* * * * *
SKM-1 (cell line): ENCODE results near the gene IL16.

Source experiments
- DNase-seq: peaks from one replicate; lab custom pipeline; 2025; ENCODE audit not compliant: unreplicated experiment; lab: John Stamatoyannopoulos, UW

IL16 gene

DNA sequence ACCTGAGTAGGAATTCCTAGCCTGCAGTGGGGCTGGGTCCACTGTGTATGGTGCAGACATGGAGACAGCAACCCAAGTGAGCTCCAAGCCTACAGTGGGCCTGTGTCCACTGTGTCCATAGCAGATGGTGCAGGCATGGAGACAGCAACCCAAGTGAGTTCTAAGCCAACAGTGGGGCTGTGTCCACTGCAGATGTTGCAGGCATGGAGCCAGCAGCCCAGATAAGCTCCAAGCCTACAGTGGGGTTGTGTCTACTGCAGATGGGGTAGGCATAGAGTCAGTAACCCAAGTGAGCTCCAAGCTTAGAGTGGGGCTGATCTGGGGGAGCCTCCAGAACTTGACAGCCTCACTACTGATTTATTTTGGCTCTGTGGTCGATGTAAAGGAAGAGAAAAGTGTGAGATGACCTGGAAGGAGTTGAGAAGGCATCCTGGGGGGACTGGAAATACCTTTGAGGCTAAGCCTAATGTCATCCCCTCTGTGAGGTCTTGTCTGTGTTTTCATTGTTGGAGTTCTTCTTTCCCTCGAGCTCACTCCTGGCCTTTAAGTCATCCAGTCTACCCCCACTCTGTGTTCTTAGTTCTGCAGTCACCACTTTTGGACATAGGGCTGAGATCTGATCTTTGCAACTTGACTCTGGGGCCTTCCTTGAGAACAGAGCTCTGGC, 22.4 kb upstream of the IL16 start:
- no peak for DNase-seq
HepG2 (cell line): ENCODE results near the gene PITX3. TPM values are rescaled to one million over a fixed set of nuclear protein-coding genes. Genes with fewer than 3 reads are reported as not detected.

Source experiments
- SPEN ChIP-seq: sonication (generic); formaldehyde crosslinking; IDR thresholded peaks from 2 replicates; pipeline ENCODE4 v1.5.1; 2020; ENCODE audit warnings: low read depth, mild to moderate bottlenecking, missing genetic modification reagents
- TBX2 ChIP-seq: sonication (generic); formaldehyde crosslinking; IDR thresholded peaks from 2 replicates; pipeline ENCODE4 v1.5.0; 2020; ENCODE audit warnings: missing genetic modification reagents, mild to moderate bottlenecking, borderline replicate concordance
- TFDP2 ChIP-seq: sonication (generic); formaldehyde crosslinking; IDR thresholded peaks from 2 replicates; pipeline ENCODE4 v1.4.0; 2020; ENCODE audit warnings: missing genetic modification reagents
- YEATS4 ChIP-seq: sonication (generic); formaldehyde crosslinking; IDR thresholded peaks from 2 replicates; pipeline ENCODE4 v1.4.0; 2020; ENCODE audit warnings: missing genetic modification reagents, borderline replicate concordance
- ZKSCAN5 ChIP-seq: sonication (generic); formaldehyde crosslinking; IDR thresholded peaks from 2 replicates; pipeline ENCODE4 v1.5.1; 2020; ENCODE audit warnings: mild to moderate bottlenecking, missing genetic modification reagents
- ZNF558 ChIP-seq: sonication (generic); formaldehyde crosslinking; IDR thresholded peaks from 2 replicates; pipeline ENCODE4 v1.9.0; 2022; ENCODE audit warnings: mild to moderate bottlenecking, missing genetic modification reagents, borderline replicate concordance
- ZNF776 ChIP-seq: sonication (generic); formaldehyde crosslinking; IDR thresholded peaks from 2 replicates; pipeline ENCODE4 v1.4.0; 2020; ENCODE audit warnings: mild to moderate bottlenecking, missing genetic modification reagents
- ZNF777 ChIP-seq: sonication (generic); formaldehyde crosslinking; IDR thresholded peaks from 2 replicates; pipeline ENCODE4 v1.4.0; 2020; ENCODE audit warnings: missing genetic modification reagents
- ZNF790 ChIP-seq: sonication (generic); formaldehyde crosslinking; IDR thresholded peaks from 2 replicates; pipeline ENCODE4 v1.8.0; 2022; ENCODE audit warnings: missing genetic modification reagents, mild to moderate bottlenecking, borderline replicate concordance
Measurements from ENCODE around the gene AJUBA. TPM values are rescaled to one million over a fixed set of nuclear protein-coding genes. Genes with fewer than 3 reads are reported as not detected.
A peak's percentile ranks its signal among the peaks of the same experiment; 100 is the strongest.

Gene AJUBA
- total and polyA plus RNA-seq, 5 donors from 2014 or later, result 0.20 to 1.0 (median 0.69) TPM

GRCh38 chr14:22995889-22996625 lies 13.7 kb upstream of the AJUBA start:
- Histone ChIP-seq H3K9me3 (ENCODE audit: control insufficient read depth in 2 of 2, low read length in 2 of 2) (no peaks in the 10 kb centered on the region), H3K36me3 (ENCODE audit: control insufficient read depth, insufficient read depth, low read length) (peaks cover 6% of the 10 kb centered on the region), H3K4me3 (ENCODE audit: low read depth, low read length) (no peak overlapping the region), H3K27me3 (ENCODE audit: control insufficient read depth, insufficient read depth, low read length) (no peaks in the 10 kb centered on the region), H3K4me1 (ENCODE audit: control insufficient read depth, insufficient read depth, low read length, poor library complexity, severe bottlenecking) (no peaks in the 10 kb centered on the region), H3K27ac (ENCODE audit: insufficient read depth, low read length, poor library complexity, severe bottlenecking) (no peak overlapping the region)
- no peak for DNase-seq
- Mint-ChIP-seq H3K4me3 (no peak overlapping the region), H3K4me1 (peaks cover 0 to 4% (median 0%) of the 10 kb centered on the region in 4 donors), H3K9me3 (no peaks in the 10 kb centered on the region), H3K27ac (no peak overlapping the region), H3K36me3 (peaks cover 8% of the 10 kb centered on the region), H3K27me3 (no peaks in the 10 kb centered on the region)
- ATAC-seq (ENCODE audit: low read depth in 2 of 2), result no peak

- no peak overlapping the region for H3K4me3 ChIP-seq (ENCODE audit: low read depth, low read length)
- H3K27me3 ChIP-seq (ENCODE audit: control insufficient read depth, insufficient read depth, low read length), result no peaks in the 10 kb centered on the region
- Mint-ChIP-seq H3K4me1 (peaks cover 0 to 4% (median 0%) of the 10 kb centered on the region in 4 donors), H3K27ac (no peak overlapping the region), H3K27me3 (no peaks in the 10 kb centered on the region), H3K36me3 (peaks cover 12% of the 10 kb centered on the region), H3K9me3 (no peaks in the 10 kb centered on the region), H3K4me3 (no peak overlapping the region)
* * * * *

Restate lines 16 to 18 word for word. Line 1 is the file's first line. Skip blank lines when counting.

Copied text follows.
- ZNF777 ChIP-seq: sonication (generic); formaldehyde crosslinking; IDR thresholded peaks from 2 replicates; pipeline ENCODE4 v1.4.0; 2020; ENCODE audit warnings: missing genetic modification reagents
- ZNF790 ChIP-seq: sonication (generic); formaldehyde crosslinking; IDR thresholded peaks from 2 replicates; pipeline ENCODE4 v1.8.0; 2022; ENCODE audit warnings: missing genetic modification reagents, mild to moderate bottlenecking, borderline replicate concordance
Measurements from ENCODE around the gene AJUBA. TPM values are rescaled to one million over a fixed set of nuclear protein-coding genes. Genes with fewer than 3 reads are reported as not detected.